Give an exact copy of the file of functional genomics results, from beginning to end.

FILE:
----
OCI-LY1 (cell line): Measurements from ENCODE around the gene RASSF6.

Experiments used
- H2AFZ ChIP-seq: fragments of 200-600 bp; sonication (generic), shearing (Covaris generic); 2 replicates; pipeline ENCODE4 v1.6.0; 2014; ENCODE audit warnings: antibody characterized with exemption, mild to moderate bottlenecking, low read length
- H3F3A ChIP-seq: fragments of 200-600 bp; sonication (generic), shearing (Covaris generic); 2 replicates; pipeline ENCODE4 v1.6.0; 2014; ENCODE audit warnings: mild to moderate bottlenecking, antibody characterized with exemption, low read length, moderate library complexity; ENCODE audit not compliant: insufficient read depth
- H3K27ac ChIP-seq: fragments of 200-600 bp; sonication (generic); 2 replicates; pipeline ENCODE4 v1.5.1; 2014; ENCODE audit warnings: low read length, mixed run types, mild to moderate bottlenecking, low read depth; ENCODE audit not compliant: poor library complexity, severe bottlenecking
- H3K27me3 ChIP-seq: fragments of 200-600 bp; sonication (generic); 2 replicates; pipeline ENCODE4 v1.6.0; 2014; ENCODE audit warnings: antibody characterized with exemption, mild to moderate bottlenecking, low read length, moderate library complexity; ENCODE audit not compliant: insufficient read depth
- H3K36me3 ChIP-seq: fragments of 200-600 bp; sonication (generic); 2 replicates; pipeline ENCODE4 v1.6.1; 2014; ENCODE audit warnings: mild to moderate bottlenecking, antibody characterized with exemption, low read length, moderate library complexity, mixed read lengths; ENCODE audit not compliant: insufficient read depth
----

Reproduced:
OCI-LY1 (cell line): Measurements from ENCODE around the gene RASSF6.

Experiments used
- H2AFZ ChIP-seq: fragments of 200-600 bp; sonication (generic), shearing (Covaris generic); 2 replicates; pipeline ENCODE4 v1.6.0; 2014; ENCODE audit warnings: antibody characterized with exemption, mild to moderate bottlenecking, low read length
- H3F3A ChIP-seq: fragments of 200-600 bp; sonication (generic), shearing (Covaris generic); 2 replicates; pipeline ENCODE4 v1.6.0; 2014; ENCODE audit warnings: mild to moderate bottlenecking, antibody characterized with exemption, low read length, moderate library complexity; ENCODE audit not compliant: insufficient read depth
- H3K27ac ChIP-seq: fragments of 200-600 bp; sonication (generic); 2 replicates; pipeline ENCODE4 v1.5.1; 2014; ENCODE audit warnings: low read length, mixed run types, mild to moderate bottlenecking, low read depth; ENCODE audit not compliant: poor library complexity, severe bottlenecking
- H3K27me3 ChIP-seq: fragments of 200-600 bp; sonication (generic); 2 replicates; pipeline ENCODE4 v1.6.0; 2014; ENCODE audit warnings: antibody characterized with exemption, mild to moderate bottlenecking, low read length, moderate library complexity; ENCODE audit not compliant: insufficient read depth
- H3K36me3 ChIP-seq: fragments of 200-600 bp; sonication (generic); 2 replicates; pipeline ENCODE4 v1.6.1; 2014; ENCODE audit warnings: mild to moderate bottlenecking, antibody characterized with exemption, low read length, moderate library complexity, mixed read lengths; ENCODE audit not compliant: insufficient read depth